George Washington Papers

From George Washington to Benjamin Lincoln, 28 April 1780

Head Qrs Morris Town April 28th 1780

My Dear sir,

Since my last of the 15th Instant, I am favoured with your two Letters of the 4th and 24th of March. The advices you give me greatly increase my anxiety for the fate of Charles Town and the State of South Carolina; and you will believe that my solicitude is not unmixed with considerations of personal friendship. The loss of the bar is a very serious loss—I hope it may not be a fatal one. This consolation however offers itself, that the honor of our Arms is safe in your hands, & that if you must fall, you will not fall without a rigorous struggle.

The fleet, with Troops mentioned in mine of the 15th, sailed the 7th from the Hook. It has been since seen off Chesapeak, but immediately prosecuted it’s voyage. I have yet had no sufficiently distinct account of the corps composing the detachment; but all subsequent intelligence confirms the idea I gave you of the total number.

I am just informed that four days ago arrived at New York Forty One Transports from the Southward, and that a further embarkation is preparing—I confess I am at a loss to interpret this circumstance. With the late reinforcement it would seem that Sir Henry’s force needed not an augmentation of numbers, and the Garrison of New York cannot well afford to be reduced lower. The Enemy however may choose to risk something here to be able to act with more effect to the Southward, or they may only intend a temporary detachment for a diversion in Virginia or North Carolina, to return afterwards to New York. If my advices are confirmed I shall endeavour to make demonstrations which may delay or change their intentions; but this is not easy in our present circumstances.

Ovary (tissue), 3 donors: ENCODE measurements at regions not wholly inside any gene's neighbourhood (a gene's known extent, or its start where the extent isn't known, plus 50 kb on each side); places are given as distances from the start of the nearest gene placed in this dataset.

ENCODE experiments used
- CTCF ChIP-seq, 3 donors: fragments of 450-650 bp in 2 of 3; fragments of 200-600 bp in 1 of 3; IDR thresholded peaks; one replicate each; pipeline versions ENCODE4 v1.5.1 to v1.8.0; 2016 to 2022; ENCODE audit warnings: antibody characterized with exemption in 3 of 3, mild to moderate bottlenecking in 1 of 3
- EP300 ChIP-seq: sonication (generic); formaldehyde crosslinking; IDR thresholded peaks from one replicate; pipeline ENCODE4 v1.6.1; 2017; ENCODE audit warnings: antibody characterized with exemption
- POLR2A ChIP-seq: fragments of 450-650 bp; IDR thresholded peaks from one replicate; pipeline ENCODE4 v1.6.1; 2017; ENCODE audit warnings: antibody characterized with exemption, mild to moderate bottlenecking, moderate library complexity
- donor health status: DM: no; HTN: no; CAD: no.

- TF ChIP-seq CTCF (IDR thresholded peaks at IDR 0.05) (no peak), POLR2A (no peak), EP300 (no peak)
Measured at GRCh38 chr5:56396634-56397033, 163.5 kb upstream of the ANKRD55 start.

The Maryland division marched from this Camp the Seventeenth. The deranged State of our finances, makes every operation difficult and tedious; but every thing will be done to render the progress of these troops as expeditious as possible.

Assure Yourself of my constant wishes for your welfare and success and that I am with the greatest sincerity, Your Affectionate & Obed. servant

Go: Washington

MH: Papers of George Washington.

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